New Zealand Wellness Symposium - Including Disabled Travelers

by RollingRains ,  Tips from the T-List | 2008-09-19

Access Tourism for people with disabilities was a topic discussed at the first New Zealand Wellness Symposium held in Nelson 18-20 September 2008. Sandra Rhodda educated the gathered attendees on the potential to be found in the aging and disabled traveler markets

Spa and wellness tourism is a multi billion dollar industry internationally. The Symposiums’ overall aim was to examine the strategic direction for wellness tourism development in New Zealand and to promote the formation of a national network or association. Wellness Tourism has been on the radar for a number of national organisations, regions and businesses for some time, and an aim of the symposium was to examine the market, discuss the current New Zealand Wellness tourism offer, and plan for the future.

Representatives from the New Zealand Ministry of Tourism, its marketing arm, Tourism New Zealand, regional tourism organizations, tourism operators, researchers from polytechnics and universities, marketing consultants and wellness experience and product suppliers attended the symposium. The opening address was given by the Minister of Tourism, Damien O’Connor, and the keynote speech by Susanne Sims, Founding President of Hawaii Islands Wellness Travel Association.

Sandra Rhodda, Research Manager at Tai Poutini Polytechnic in Greymouth, South Island, and founding member of the Action Group for Access Tourism in New Zealand (AGATNZ) gave a talk on the importance of access tourism (AT) for people with disabilities (PWDs).

She pointed out that AT needs to be developed in New Zealand in order to strengthen Wellness Tourism, and provide for those tourists who will increasingly come here for wellness treatment or medical reasons. Rhodda went on to say that currently, AT, and the related Silver Tourism market, are virtually ignored in New Zealand, and this is short-sighted. This is because the world population is ageing, as people age they experience more disability. Reliable AT products in New Zealand are few and far between which means that the needs of current tourists who are PWDs are largely unmet, although it is unknown how many tourists within and to New Zealand are PWDs. Whatever the current number, that number is bound to rise with the ageing of the the large Baby Boomer cohort. It is this cohort which will dominate tourism in the next several decades, that will have the money, time, and inclination to travel, that will live longer than their parents, that are interested in health and wellness, that will increasingly add to the medical tourism sector, that are increasingly web savvy, and that will demand appropriate services and will tell the world if they don’t get them (see https://www.tppweb.ac.nz/rreports.php ).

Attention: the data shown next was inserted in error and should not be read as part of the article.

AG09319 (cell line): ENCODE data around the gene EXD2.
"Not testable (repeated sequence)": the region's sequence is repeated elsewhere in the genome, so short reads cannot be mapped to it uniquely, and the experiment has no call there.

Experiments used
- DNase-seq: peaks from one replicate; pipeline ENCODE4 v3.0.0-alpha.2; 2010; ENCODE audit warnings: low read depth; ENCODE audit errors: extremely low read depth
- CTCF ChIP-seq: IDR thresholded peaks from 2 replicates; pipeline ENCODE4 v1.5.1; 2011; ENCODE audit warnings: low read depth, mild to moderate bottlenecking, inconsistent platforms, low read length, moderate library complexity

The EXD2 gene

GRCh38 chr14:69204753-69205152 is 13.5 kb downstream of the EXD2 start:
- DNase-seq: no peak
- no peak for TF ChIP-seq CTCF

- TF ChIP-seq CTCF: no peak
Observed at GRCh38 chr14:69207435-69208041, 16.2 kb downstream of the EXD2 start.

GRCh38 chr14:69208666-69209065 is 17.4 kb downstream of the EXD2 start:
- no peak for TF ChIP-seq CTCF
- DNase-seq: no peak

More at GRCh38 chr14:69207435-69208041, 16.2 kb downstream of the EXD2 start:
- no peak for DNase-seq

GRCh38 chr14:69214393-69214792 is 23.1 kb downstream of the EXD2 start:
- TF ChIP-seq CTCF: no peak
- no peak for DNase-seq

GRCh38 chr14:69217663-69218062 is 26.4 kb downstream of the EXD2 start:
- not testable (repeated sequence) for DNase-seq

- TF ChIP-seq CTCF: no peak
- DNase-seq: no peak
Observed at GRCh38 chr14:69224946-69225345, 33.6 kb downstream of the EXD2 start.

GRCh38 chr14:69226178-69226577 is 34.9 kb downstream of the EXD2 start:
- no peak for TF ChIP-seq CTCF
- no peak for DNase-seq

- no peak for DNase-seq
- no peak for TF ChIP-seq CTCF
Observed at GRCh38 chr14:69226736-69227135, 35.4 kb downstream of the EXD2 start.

Rhodda went on to say that because indigenous Maori culture was heavily focused on caring and reverence for older members of communities, that New Zealand was ideally situated philosophically to host this growing sector. There were also traditional Maori Wellness methodologies that could be ideally shared with guests of all ages, whether disabled or not. Some of these indigenous methodologies for increasing wellness were demonstrated by Maori Wellness Tourism operators who attended the meeting, as were a number of other products and services. Such products included a variety of healing therapies from all over the world and healthful food and beverages.

She also had a chance to put out for distribution the new report The Waypoint – Backstrom Principles on Maritime Inclusive Environments and Practice (Human-Centered Seaworthiness).



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